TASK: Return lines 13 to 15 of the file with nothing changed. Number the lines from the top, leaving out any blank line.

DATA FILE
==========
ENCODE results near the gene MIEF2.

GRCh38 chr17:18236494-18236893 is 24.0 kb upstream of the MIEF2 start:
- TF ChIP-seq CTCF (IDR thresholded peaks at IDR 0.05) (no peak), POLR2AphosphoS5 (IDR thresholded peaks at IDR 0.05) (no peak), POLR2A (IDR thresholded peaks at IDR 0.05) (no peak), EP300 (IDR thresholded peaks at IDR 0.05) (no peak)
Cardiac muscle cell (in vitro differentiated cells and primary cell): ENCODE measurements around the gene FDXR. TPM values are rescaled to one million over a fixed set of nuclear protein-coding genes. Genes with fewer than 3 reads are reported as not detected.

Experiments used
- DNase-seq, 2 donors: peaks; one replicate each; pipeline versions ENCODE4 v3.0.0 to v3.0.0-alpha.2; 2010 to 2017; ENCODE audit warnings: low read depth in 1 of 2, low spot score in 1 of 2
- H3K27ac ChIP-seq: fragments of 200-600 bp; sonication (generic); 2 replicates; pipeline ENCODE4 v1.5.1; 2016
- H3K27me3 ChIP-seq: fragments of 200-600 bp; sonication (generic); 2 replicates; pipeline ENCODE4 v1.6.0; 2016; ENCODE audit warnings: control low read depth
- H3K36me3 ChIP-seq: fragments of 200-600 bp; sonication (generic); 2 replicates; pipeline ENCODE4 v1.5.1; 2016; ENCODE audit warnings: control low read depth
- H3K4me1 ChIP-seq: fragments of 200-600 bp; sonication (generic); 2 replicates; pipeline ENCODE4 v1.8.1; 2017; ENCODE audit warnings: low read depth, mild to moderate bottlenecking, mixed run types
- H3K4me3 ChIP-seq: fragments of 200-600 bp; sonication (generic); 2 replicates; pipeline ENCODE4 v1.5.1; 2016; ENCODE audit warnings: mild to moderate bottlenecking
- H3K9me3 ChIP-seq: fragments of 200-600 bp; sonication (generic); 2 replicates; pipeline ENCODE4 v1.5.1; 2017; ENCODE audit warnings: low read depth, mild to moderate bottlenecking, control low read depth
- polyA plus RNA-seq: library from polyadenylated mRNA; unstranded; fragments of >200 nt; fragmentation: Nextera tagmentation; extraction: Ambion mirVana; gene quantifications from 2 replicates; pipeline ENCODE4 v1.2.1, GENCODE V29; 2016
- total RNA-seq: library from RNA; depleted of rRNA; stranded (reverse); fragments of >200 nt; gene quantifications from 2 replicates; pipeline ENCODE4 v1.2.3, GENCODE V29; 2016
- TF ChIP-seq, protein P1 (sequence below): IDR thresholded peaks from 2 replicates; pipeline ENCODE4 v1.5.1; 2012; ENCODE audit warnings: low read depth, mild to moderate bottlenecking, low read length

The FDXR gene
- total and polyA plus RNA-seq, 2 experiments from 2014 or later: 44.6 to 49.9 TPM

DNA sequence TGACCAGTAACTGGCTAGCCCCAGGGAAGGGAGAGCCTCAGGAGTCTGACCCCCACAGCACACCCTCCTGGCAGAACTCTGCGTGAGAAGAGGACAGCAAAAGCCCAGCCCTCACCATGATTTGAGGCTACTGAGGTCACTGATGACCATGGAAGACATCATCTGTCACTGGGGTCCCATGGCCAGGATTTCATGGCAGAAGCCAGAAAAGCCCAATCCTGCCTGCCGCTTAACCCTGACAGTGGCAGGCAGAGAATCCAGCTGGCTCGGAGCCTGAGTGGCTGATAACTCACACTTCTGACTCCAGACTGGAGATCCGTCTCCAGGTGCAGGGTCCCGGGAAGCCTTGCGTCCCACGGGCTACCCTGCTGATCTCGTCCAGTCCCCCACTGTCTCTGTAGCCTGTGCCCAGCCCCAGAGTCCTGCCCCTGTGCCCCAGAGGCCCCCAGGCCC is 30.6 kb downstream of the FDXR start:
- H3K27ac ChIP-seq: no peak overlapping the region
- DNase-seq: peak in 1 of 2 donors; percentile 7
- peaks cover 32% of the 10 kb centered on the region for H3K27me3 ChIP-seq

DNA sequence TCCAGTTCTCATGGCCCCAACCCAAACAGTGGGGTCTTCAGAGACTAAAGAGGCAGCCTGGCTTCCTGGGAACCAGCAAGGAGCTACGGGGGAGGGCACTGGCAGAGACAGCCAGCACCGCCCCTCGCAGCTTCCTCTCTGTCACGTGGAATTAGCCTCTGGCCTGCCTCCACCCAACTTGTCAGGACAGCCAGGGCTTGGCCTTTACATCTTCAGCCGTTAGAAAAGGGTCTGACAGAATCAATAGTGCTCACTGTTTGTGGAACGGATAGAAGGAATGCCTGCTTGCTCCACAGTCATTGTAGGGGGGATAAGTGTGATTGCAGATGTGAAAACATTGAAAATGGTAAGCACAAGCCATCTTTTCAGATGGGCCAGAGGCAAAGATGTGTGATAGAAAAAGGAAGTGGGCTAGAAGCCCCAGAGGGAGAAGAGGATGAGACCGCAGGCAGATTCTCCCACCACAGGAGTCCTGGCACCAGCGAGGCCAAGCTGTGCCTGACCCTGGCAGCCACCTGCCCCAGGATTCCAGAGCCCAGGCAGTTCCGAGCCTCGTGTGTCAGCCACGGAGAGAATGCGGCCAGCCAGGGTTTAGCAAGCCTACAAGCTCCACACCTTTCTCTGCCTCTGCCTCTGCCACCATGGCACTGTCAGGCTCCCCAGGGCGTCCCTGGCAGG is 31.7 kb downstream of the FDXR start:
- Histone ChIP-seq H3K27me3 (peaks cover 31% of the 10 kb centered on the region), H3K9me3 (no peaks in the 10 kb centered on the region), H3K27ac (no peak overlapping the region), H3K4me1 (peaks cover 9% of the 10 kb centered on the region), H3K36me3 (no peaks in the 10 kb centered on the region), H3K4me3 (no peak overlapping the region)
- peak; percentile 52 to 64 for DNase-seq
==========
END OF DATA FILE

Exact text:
- polyA plus RNA-seq: library from polyadenylated mRNA; unstranded; fragments of >200 nt; fragmentation: Nextera tagmentation; extraction: Ambion mirVana; gene quantifications from 2 replicates; pipeline ENCODE4 v1.2.1, GENCODE V29; 2016
- total RNA-seq: library from RNA; depleted of rRNA; stranded (reverse); fragments of >200 nt; gene quantifications from 2 replicates; pipeline ENCODE4 v1.2.3, GENCODE V29; 2016
- TF ChIP-seq, protein P1 (sequence below): IDR thresholded peaks from 2 replicates; pipeline ENCODE4 v1.5.1; 2012; ENCODE audit warnings: low read depth, mild to moderate bottlenecking, low read length